There's a grim picture painted Friday of Rhode Island's job market. Once again, unemployment numbers are bucking the national trend. The jobless rate is nearly three points higher than the national average and four and a half points higher than Massachusetts.
If you think things are bad now, experts are saying it could get a lot worse. The unemployment numbers, out Friday by the Department of Labor and Training, don't look good. They're slightly up from last month, and they're contributing to the state's already tainted image in the national spotlight.
This is Cyril Murray's seventh month looking for a job. He got laid off in September from "Bank of America" with no warning.
"I was devastated," said Cyril, "You know, coming off of vacation and expecting to get back to work and back to the flow and then being told you're laid off. It's like what do I do? What's my next step."
Cyril's taking it in stride, though, by going back to college and scouring the web at "Network Rhode Island" looking for any steady employment. His frustration is there aren't many good paying jobs here.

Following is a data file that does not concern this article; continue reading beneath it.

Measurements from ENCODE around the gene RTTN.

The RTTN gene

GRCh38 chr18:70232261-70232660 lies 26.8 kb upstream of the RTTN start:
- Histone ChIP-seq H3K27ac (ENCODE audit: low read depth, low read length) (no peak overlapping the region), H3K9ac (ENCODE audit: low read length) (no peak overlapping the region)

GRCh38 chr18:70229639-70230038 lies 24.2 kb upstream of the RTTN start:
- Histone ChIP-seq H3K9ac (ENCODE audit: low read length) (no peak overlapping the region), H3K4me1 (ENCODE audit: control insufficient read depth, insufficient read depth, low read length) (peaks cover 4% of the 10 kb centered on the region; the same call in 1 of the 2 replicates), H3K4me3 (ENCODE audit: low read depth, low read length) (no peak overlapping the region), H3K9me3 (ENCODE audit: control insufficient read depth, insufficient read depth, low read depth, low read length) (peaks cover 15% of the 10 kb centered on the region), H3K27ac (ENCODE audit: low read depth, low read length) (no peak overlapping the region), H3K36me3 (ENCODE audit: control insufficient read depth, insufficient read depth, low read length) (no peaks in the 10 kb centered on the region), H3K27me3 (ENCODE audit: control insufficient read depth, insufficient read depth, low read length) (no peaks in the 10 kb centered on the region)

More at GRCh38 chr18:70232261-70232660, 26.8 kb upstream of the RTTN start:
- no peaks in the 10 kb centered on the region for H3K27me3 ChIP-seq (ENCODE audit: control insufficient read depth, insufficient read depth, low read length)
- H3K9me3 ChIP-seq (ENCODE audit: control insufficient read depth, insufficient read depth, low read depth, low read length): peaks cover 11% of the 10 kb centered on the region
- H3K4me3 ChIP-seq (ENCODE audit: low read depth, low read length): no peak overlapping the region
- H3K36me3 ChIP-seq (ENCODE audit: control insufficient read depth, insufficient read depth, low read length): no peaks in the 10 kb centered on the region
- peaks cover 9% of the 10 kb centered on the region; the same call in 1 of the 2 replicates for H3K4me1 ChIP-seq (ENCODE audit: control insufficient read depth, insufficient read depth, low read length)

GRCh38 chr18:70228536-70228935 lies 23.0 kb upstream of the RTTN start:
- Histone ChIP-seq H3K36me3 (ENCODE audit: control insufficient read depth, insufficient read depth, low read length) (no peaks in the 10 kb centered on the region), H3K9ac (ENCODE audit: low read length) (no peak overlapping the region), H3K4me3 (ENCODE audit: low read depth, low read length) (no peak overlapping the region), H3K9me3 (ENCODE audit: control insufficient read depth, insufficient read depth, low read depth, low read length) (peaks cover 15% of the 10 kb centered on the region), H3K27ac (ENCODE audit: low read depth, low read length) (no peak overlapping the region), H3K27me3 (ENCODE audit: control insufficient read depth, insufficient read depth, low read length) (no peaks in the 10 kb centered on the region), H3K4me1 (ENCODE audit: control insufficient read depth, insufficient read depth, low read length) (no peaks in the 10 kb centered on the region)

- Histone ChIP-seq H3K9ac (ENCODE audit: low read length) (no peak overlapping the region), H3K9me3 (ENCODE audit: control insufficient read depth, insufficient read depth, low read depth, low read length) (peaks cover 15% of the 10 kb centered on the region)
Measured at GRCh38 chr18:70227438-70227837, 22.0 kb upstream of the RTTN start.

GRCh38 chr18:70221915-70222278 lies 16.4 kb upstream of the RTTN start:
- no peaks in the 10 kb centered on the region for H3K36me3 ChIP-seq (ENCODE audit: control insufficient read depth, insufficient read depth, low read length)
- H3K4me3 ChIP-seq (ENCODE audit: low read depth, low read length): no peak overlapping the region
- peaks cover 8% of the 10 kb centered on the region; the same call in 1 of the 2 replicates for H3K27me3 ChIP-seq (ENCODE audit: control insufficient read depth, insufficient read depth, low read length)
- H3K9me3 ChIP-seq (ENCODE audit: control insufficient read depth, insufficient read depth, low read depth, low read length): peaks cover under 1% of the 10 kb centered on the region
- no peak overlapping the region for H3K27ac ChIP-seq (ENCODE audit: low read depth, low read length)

"You give your best effort, but sometimes your best effort goes by the wayside," said Cyril, "It's not that employers don't want you, they're just very specific in what they're looking for."
Economist and URI Professor Leonard Lardaro said Cyril's a victim of Rhode Island's consistently high unemployment rate, which, right now, is three percent higher than the national average.
"We have among the highest unemployment rates in the country," said Lardaro, "For February, we were number two behind Nevada."
And it's only going to get worse, because Lardaro said Rhode Island's image is down the tubes.
"Image matters," he said, "Especially for a state like Rhode Island, where tourism is a very critical part of what we do, so image is everything and we're losing that battle when we're known for our beaches and our unemployment rate."
Not to mention, our capital city is on the brink of bankruptcy, and Central Falls is already bankrupt.
Lardaro said our unemployment rate will likely go up even more, because businesses don't want to come here. And valuable employees like Cyril will leave the state.
"You know, there isn't much stability in Rhode Island," said Cyril, "And at any time your job could be in jeopardy."
This is all just a few days before Providence Mayor Taveras delivers his budget address, Monday night. He'll certainly touch on the progress he's made with the city's financial problems. The city is, after all, set to run out of money by the end of June.